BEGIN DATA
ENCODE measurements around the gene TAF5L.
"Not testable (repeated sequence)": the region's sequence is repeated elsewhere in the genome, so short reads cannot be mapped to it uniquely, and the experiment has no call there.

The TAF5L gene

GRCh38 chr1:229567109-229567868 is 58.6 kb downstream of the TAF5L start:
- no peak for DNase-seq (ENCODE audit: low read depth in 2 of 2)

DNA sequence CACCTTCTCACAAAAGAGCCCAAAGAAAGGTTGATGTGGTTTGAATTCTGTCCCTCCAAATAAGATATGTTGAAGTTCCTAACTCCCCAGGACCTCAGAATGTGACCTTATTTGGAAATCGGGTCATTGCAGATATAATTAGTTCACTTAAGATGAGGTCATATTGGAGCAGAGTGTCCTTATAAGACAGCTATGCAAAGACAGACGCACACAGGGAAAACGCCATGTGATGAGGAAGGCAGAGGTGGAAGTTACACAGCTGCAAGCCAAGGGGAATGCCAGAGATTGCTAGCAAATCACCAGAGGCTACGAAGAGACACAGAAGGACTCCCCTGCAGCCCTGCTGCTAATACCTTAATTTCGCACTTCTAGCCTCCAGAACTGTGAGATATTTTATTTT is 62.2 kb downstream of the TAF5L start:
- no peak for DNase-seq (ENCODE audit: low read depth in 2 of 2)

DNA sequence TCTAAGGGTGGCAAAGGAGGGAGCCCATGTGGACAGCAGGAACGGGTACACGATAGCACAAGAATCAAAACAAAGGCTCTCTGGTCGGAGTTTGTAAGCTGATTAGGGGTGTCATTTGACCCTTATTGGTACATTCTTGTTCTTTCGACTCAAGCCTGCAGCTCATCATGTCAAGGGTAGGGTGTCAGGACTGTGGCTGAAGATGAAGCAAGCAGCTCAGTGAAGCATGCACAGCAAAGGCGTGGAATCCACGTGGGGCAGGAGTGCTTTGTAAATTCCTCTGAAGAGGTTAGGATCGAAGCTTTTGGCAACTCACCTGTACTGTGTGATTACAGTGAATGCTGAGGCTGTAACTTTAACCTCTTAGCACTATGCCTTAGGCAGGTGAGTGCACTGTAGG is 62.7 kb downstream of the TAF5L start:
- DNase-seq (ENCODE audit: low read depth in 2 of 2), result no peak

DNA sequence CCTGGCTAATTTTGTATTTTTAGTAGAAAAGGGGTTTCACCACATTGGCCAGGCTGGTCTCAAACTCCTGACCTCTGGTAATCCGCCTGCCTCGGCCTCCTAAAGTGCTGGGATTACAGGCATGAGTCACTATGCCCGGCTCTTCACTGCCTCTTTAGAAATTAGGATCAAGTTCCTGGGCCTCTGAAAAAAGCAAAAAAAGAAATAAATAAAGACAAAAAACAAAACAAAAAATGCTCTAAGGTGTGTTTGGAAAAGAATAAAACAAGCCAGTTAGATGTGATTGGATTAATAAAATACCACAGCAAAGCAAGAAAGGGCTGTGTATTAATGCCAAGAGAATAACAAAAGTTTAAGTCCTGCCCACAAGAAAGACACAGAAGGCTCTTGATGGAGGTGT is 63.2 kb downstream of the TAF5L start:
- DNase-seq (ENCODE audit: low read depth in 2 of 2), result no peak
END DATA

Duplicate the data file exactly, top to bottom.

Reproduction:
ENCODE measurements around the gene TAF5L.
"Not testable (repeated sequence)": the region's sequence is repeated elsewhere in the genome, so short reads cannot be mapped to it uniquely, and the experiment has no call there.

The TAF5L gene

GRCh38 chr1:229567109-229567868 is 58.6 kb downstream of the TAF5L start:
- no peak for DNase-seq (ENCODE audit: low read depth in 2 of 2)

DNA sequence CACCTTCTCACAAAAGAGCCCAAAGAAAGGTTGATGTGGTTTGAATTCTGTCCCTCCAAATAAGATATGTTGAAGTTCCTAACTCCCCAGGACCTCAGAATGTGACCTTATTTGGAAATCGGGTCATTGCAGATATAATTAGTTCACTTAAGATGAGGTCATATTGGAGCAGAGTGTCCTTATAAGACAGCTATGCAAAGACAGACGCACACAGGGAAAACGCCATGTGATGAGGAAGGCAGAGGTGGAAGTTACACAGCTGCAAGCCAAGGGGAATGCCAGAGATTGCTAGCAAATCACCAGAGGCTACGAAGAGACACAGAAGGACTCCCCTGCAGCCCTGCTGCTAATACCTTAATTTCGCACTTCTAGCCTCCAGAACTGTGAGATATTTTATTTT is 62.2 kb downstream of the TAF5L start:
- no peak for DNase-seq (ENCODE audit: low read depth in 2 of 2)

DNA sequence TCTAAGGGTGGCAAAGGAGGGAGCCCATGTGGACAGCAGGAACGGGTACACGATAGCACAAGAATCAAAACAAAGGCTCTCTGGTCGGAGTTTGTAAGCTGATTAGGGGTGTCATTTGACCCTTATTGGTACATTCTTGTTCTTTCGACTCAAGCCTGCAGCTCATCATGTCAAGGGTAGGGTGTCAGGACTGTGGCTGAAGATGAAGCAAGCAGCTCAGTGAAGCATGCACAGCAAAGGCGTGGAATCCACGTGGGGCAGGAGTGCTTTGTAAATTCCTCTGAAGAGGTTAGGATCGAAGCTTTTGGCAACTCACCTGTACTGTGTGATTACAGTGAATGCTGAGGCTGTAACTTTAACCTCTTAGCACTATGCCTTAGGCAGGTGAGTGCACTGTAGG is 62.7 kb downstream of the TAF5L start:
- DNase-seq (ENCODE audit: low read depth in 2 of 2), result no peak

DNA sequence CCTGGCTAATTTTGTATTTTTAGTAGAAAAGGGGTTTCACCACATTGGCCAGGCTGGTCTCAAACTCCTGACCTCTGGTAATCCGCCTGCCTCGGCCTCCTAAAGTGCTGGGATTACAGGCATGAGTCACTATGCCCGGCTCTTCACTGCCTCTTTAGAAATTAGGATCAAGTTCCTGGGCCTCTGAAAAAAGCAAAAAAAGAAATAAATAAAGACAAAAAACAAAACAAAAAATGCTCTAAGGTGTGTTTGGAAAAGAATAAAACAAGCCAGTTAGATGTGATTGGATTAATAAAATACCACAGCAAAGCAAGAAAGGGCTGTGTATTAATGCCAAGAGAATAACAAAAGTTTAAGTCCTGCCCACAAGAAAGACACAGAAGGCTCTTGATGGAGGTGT is 63.2 kb downstream of the TAF5L start:
- DNase-seq (ENCODE audit: low read depth in 2 of 2), result no peak